Biosimilars: Getting the flock to market – PMLiVE – PMLiVE

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Biosimilars
have now been with us for over 10 years. In case you haven’t been paying
attention for the past decade, a biosimilar is a highly similar version of an originator
biologic agent, offering comparable efficacy and safety but with a lower
acquisition cost.

 

Biosimilars
don’t offer the same level of discount as generics because they are more costly
and time-consuming to produce, but they still provide significant savings
compared to the original brands. Typically they are priced at a discount of
10-30%, and some infliximab biosimilars offer reductions of up to 60%. Despite
this, uptake has been slow, and the UK has lagged behind other European countries
in adopting biosimilars.

 

This is
surprising, given the parlous finances of the NHS, and the fact that UK doctors
usually love a bargain. SIx of the 10 most expensive drugs in the UK are
biologics, so they are prime targets for biosimilar manufacturers. But human
beings have a natural resistance to changing behaviour, even when it is to
something virtually identical – as shown by our reluctance to switch banks or
utility companies. The benefit of changing isn’t perceived to be worth the
effort of making the change, so habit and inertia prevail.

 

But the
move to biosimilars has finally reached a tipping point. Medical authorities including
the British Gastroenterology Society and the British Society for Rheumatology have
accepted the evidence that biosimilars perform as well as the originator drugs,
and NICE now recommends the use of biosimilar infliximab. A new tool from
openprescribing.net which identifies cheaper alternatives to widely prescribed
drugs may lower the barrier to switching and nudge more prescribers to seek
savings.

 



Last year an audit
by the Royal College of Physicians showed that Remicade (infliximab)
biosimilars were “safe, effective and cheap”, and should be used
first line in appropriate patients because they could halve the cost of IBD
treatment. This was amplified by the UK’s chief pharmaceutical officer, who stated
that “Biosimilar medicines have enormous potential
to deliver increased patient access, as well as savings to
the NHS, which can be reinvested elsewhere.”


 

And that seems to
be the crucial issue.

 



Initially,
big pharma companies were hostile to biosimilars because they were perceived as
a threat to their innovator biologics. Patents were protected and intellectual
property was defended. This is hardly surprising, as billions are at stake – Remicade alone earned Johnson & Johnson over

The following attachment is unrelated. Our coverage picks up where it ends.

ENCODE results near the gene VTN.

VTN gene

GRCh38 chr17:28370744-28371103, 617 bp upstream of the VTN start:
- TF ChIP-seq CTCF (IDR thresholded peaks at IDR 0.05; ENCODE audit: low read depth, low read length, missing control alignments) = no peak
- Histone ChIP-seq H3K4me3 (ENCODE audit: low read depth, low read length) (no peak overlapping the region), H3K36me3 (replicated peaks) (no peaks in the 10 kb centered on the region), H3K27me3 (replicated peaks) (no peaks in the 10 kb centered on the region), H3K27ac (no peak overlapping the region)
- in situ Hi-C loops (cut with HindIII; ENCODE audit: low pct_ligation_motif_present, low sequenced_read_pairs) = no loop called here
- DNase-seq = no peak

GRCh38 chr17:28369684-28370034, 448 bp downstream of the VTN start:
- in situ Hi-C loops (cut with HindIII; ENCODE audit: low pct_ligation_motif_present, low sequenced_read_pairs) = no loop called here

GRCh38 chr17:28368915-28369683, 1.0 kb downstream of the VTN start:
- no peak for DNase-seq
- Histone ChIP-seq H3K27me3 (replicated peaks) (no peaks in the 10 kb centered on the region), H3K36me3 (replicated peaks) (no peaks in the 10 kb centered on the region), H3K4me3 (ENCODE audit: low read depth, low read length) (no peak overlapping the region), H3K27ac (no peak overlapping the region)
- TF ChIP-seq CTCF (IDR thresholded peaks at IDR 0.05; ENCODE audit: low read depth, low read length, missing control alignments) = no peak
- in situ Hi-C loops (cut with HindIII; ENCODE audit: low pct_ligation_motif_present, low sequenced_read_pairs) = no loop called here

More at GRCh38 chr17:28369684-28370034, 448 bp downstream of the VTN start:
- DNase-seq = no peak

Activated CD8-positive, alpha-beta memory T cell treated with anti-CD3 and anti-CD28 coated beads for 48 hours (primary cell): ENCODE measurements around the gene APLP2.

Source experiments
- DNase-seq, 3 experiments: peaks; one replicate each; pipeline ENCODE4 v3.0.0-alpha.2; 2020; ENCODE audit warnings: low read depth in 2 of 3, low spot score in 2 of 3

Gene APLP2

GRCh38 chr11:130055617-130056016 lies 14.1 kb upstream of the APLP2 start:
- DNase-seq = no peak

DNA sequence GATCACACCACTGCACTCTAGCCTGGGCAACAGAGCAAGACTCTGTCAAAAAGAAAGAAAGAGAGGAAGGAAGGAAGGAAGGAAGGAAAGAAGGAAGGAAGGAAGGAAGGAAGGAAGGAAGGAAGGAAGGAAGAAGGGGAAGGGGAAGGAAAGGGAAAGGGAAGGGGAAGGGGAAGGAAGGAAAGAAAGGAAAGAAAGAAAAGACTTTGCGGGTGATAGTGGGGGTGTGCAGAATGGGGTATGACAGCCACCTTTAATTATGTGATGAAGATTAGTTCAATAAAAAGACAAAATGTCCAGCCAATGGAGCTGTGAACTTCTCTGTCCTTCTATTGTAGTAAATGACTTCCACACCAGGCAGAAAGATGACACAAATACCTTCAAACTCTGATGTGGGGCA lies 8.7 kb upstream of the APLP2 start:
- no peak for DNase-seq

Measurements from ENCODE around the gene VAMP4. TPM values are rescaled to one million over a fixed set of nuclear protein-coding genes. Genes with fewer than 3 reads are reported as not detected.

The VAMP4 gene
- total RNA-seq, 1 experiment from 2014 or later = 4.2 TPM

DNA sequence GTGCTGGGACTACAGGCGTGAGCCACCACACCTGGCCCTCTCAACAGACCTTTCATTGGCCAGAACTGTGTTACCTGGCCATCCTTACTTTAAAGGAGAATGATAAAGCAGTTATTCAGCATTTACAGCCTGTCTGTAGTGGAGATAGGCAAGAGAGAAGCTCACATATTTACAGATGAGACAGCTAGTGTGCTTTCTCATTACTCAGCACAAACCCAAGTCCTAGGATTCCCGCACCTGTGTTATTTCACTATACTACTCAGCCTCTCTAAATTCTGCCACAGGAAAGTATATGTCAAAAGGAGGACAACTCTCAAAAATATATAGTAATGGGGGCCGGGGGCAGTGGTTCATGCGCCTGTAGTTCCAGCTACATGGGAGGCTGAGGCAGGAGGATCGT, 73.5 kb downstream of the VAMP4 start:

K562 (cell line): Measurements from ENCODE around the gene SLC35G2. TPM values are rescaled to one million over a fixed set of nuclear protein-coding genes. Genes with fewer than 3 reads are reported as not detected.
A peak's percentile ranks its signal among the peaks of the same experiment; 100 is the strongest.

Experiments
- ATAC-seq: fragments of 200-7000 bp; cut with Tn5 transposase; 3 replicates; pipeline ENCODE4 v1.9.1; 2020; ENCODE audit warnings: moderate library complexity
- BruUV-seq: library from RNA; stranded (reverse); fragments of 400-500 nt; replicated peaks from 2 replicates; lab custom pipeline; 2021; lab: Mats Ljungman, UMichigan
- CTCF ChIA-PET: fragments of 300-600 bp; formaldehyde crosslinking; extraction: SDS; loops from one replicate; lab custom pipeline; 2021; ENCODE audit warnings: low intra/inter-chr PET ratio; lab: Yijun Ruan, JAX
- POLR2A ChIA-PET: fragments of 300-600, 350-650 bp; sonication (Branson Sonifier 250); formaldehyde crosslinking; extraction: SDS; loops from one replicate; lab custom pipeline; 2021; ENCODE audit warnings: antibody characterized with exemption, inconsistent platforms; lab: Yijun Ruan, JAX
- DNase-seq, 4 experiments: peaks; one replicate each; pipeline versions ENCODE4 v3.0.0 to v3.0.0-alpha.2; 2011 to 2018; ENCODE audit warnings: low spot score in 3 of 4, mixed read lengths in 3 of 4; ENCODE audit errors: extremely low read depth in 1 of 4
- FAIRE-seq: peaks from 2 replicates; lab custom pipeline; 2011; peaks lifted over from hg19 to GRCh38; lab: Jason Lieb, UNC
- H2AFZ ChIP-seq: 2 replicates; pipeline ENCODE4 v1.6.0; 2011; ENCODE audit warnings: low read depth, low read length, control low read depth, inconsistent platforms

$6bn a year, while Humira is responsible for 60% of AbbVie revenues.


 

But
gradually, big pharma has learned that they can’t beat biosimilars, so they
might as well join them. Companies like Pfizer, Novartis and Amgen have bought
into the biosimilar market. Currently, more than
700 biosimilars are being developed around the world, with the focus on chronic
diseases and oncology. The greatest attraction, naturally, is high-revenue
anti-TNF agents like MabThera (rituximab) and Humira (adalimumab), for many
years the world’s most valuable drug. Humira alone has more than a dozen biosimilar
versions in development, having lost its US patent in 2016, and when its European
patent expires in 2018 the competition is likely to be intense.


 

The
industry has come to recognise that biosimilars, by reducing treatment costs,
can release funds for new big-ticket medicines that would otherwise be barred
by their high price. So biosimilars not only increase patient access to tried
and trusted biologics, they may accelerate adoption of new agents.

 

Our agency created
the global launch campaign for the first biosimilar monoclonal antibody. It was
a fascinating experience, not least because it involved resetting some of our
beliefs about marketing. Unlike most brand launches, where the emphasis is on
uniqueness and innovation, the main message for a biosimilar is how well it
emulates an existing product. Instead of differentiation, we need to
demonstrate comparability, while still building the brand.

 

The factor that
drives the success of biosimilars is value. The biosimilar dividend is that
more patients can get access to the high-value treatments they need. So the key
to an effective launch is to develop a distinctive Value Proposition,
translated into a compelling creative platform. It’s important, however, to realise
that value does not only reside in cost.

 

Luckily,
the biosimilar path has already been trodden, so new agents can slipstream the
success (and learn from the failures) of early biosimilars. But with so many
new entrants flocking to join, the biosimilar field is about to become very
crowded. Each one has to find a unique space and own it, or they will perish. The
challenge is to blend in yet still stand out.

 

©2017 Life
Healthcare Communications

 

 www.life-healthcare.com


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